$$\rho \vec E + \frac{-1}{\mu_0} \left(\vec \nabla \left(B^2/2\right)-\left( \vec \nabla \cdot \vec B\right)\vec B-\left(\vec B \cdot \vec \nabla\right)\vec B\right)+\epsilon_0 \vec E \times \left(-\vec\nabla \times \vec E\right)=$$ $$\frac{-1}{\mu_0} \left(\vec \nabla \left(B^2/2\right)-\left( \vec \nabla \cdot \vec B\right)\vec B-\left(\vec B \cdot \vec \nabla\right)\vec B\right)+\rho \vec E -\epsilon_0 \vec E \times \left(\vec\nabla \times \vec E\right)=$$ $$\frac{-1}{\mu_0} \left(\vec \nabla \left(B^2/2\right)-\left( \vec \nabla \cdot \vec B\right)\vec B-\left(\vec B \cdot \vec \nabla\right)\vec B\right)+\rho \vec E -\epsilon_0\left(\vec \nabla \left(E^2/2\right)-\left(\vec E \cdot \vec \nabla\right)\vec E\right)=$$ $$\frac{-1}{\mu_0} \left(\vec \nabla \left(B^2/2\right)-\left( \vec \nabla \cdot \vec B\right)\vec B-\left(\vec B \cdot \vec \nabla\right)\vec B\right)+\epsilon_0\left(\vec \nabla \cdot\vec E\right) \vec E -\epsilon_0\left(\vec \nabla \left(E^2/2\right)-\left(\vec E \cdot \vec \nabla\right)\vec E\right)=$$ $$\frac{-1}{\mu_0} \left(\vec \nabla \left(B^2/2\right)-\left( \vec \nabla \cdot \vec B\right)\vec B-\left(\vec B \cdot \vec \nabla\right)\vec B\right) -\epsilon_0\left(\vec \nabla \left(E^2/2\right)-\left(\vec \nabla \cdot\vec E\right) \vec E-\left(\vec E \cdot \vec \nabla\right)\vec E\right).$$

Now both collections of terms are a total divergence. We could have just taken the curl and checked that we got $\vec 0$ if that's what we wanted to know, but the point is that we know how to get a specific thing whose divergence is what we want.

Specifically $\sum_j\frac{\partial}{\partial x_j}\left(\epsilon_0E^2\delta_{ij}/2-\epsilon_0E_iE_j+B^2\delta_{ij}/2\mu_0-B_iB_j/\mu_0\right)$ is a divergence that gives the negative of the $i$th component of $$\frac{-1}{\mu_0} \left(\vec \nabla \left(B^2/2\right)-\left( \vec \nabla \cdot \vec B\right)\vec B-\left(\vec B \cdot \vec \nabla\right)\vec B\right) -\epsilon_0\left(\vec \nabla \left(E^2/2\right)-\left(\vec \nabla \cdot\vec E\right) \vec E-\left(\vec E \cdot \vec \nabla\right)\vec E\right).$$

So conceptually we wanted an equation like $\frac{\partial \rho }{\partial t}=-\vec \nabla \cdot \vec J$ where the flux of the charge tells us the time rate of change of the charge. We have it:

$$\rho E_i + \left[\vec J \times \vec B\right]_i + \frac{\partial}{\partial t}\left[\epsilon_0\vec E \times \vec B\right]_i=-\sum_j\frac{\partial}{\partial x_j}\left(\epsilon_0E^2\delta_{ij}/2-\epsilon_0E_iE_j+B^2\delta_{ij}/2\mu_0-B_iB_j/\mu_0\right)$$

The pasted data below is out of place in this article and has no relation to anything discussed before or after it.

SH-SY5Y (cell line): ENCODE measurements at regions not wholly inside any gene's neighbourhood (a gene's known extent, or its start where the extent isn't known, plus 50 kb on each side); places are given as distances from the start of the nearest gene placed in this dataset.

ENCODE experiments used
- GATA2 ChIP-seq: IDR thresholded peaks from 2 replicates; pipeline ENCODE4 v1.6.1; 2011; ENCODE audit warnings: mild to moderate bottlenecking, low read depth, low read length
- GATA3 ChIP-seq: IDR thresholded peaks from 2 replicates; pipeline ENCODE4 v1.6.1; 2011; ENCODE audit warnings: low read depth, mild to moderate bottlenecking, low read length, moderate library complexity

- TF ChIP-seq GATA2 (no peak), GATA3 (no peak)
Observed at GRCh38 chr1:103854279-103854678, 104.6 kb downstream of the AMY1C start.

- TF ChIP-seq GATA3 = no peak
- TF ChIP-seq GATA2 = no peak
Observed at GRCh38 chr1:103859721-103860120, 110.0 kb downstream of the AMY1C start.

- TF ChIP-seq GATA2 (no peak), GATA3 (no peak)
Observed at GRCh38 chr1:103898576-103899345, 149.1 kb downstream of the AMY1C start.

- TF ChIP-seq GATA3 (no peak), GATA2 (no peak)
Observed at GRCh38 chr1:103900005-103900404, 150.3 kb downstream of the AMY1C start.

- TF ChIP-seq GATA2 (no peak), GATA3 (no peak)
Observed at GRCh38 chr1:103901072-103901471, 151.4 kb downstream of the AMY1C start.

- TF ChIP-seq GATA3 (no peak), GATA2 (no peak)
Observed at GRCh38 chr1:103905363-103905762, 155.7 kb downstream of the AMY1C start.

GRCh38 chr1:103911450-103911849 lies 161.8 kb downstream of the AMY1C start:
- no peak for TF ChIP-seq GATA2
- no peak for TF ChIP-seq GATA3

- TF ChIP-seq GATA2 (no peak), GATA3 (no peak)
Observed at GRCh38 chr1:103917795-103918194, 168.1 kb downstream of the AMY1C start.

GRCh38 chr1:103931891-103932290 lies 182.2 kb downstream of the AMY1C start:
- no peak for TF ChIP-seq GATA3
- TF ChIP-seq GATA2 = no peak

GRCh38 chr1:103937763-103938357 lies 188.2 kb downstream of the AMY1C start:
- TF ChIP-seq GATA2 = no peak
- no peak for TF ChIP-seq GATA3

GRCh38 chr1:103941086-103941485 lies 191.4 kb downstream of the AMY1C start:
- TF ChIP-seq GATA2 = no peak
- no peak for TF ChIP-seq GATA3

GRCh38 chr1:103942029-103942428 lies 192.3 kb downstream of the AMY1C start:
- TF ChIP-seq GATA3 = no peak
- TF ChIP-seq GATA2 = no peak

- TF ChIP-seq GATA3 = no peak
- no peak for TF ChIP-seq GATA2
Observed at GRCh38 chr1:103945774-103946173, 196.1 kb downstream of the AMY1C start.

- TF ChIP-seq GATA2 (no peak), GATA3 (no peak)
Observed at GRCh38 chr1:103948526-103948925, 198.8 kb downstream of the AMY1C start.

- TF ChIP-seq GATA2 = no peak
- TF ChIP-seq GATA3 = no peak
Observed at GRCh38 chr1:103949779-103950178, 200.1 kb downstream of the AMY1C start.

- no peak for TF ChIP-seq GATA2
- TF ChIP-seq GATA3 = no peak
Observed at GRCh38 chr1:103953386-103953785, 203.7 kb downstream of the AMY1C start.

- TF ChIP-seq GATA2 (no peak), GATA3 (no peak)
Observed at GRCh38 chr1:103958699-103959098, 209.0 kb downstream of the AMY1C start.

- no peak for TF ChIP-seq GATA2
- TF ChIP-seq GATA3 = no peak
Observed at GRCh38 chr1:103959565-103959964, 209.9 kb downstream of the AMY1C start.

Two conceptual issues remain. One, you mentioned, was about the exchange of momentum between the field and the charge. If there weren't any charge density the term would have already been a total divergence, just like the magnetic terms were. When there is charge, then the electric field has a divergence. This just means that field momentum can actually flow in or out from where the field lines terminate. This is not a hack. If you look at total momentum, there isn't a problem, it just flows, so there is a momentum flux. And the time rate of change of the total momentum is just the negative of the divergence of the momentum flux. Nothing mysterious in the slightest. Sure, if you look at just the field momentum now there are two ways for it to change, the momentum flux can flow some momentum in from nearby and it can exchange with the mechanical momentum.

Now, for the magnetic force it exchanged momentum with some of the changing field momentum from the changing electric field. That's actually one of the ways field momentum changes, from magnetic forces acting on moving charges and the moving charges changing the electric field above and beyond how the circulating magnetic field changes the electric field. And the other contributor to changing electric fields, circulating $\vec B$ fields, happens even when there are no moving charges, so it is about the flow of momentum through the space between charges. However for electric forces, things might at first appear different. The $\vec{B}$ field changes solely because of circulating electric fields. However, the same thing happens anyway.

Neither the mechanical momentum by itself nor the the field momentum neither by itself has its time rate of change be a total divergence. So every intuition about conserved quantities fails. Field momentum isn't conserved, it isn't a thing that just flows. Same with mechanical momentum. But total momentum is conserved, it does just flow from here to there. What you can imagine is writing each as a total divergence plus some other term, where the non divergence terms are equal an opposite. This is not unique, and it isn't physically meaningful since field momentum and mechanical momentum by themselves (in regions where there are both) aren't conserved, so we are free to mathematically pick whichever we want, and unfortunately for conceptual understanding the mathematically easiest is to have the $\rho\vec{E}$ be 100% the other (so the divergence part is zero). Meanwhile the field momentum part is $$-\epsilon_0\left(\vec \nabla \left(E^2/2\right)-\left(\vec E \cdot \vec \nabla\right)\vec E\right)=$$ $$-\epsilon_0\left(\vec \nabla \left(E^2/2\right)-\left(\vec \nabla \cdot\vec E\right) \vec E-\left(\vec E \cdot \vec \nabla\right)\vec E+\left(\vec \nabla \cdot\vec E\right) \vec E\right)=$$ $$-\epsilon_0\left(\vec \nabla \left(E^2/2\right)-\left(\vec \nabla \cdot\vec E\right) \vec E-\left(\vec E \cdot \vec \nabla\right)\vec E\right)-\epsilon_0\left(\vec \nabla \cdot\vec E\right) \vec E=$$ $$-\epsilon_0\left(\vec \nabla \left(E^2/2\right)-\left(\vec \nabla \cdot\vec E\right) \vec E-\left(\vec E \cdot \vec \nabla\right)\vec E\right)-\rho \vec E.$$